Most notably, Biden constantly met with nearly every stripe of Democrat while attempting to negotiate his Build Back Better package, which Manchin ultimately knifed in December. Some Biden allies believe the ultra-public nature of those negotiations ― Manchin was constantly bombarded with questions in the halls of the Senate ― made a deal more difficult to reach.
The politically fraught nature of these negotiations only adds to the challenges. Friday’s decision from Rep. Chris Jacobs (R-N.Y.) to retire just a week after endorsing a ban on assault weapons shows how Republican base voters, egged on by the gun lobby, will revolt against anything they see as restricting Second Amendment rights.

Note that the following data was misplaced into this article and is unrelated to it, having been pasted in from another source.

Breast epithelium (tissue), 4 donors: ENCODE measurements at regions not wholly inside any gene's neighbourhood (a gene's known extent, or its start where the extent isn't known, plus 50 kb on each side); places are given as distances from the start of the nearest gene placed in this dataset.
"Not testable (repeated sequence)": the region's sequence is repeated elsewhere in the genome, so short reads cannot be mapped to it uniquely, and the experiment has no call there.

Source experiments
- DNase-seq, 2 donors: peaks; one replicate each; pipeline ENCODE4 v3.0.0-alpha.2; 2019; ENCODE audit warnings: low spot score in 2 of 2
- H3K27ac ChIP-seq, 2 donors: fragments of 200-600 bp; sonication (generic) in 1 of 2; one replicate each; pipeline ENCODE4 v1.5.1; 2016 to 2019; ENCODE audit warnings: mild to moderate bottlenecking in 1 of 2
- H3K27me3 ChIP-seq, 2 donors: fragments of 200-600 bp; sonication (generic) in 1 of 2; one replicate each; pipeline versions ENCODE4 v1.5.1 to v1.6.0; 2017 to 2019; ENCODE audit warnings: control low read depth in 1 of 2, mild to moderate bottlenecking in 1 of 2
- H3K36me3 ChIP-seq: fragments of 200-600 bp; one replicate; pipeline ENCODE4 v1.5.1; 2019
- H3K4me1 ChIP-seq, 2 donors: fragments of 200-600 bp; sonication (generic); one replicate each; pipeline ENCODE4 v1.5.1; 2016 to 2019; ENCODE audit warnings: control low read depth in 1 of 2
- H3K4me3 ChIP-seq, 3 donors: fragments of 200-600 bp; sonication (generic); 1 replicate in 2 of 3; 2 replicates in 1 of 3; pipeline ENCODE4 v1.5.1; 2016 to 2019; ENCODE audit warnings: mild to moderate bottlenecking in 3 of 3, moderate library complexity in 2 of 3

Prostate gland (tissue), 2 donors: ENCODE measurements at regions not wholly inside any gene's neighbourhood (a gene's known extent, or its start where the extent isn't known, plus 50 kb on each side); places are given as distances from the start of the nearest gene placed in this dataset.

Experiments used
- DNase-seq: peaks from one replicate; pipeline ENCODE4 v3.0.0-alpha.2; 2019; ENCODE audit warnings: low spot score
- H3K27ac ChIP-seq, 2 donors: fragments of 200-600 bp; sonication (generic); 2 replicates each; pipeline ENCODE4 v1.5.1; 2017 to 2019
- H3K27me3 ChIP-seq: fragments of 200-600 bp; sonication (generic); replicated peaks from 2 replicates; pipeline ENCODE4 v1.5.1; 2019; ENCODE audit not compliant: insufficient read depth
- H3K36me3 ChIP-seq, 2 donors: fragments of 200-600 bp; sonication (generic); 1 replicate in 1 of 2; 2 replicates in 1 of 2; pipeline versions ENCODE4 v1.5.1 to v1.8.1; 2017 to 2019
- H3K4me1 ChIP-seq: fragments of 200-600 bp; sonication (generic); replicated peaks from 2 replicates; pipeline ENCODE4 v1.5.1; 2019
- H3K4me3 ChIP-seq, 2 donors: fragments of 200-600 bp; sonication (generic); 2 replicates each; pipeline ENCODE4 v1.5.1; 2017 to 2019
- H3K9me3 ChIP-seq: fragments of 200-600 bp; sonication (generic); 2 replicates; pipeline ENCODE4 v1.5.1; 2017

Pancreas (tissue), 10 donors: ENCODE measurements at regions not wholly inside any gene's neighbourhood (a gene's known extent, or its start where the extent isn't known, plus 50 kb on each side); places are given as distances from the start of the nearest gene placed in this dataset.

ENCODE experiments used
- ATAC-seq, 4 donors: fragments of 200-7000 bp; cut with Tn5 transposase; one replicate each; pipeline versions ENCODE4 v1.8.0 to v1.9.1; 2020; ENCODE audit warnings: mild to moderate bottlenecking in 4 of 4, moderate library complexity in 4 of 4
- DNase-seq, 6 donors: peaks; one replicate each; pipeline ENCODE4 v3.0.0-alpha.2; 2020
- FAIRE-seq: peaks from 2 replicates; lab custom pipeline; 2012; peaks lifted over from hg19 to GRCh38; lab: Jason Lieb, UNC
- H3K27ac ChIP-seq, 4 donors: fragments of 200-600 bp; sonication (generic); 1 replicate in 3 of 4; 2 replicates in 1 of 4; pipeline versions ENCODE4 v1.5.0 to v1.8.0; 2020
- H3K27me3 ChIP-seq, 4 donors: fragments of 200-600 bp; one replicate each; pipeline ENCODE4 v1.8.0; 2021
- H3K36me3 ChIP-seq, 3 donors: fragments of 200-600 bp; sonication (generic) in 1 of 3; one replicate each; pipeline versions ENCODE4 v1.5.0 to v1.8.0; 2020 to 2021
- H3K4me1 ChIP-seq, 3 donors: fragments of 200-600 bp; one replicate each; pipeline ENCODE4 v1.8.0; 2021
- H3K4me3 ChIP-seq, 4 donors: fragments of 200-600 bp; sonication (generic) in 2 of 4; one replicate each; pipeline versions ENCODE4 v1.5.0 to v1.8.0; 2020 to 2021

Biden’s direct involvement could only further polarize the issue, adding to the political risk for GOP senators involved in the talks, including Collins, John Cornyn of Texas and Lindsey Graham of South Carolina. (All three were just reelected in 2020.)
Public surveys continue to show stricter gun laws, especially the types of strengthened background checks and red flag laws under discussion, are popular with the public. That’s led some advocates, including Volsky, to suggest Biden should begin traveling to put pressure on critical senators.
“At the very least, what the White House should consider is traveling to those parts of the country and meeting with affected populations to build support and create political pressure on those lawmakers to vote the right way,” Volsky said. “This is the bare minimum that we would expect on any issue.”
Igor Bobic contributed reporting.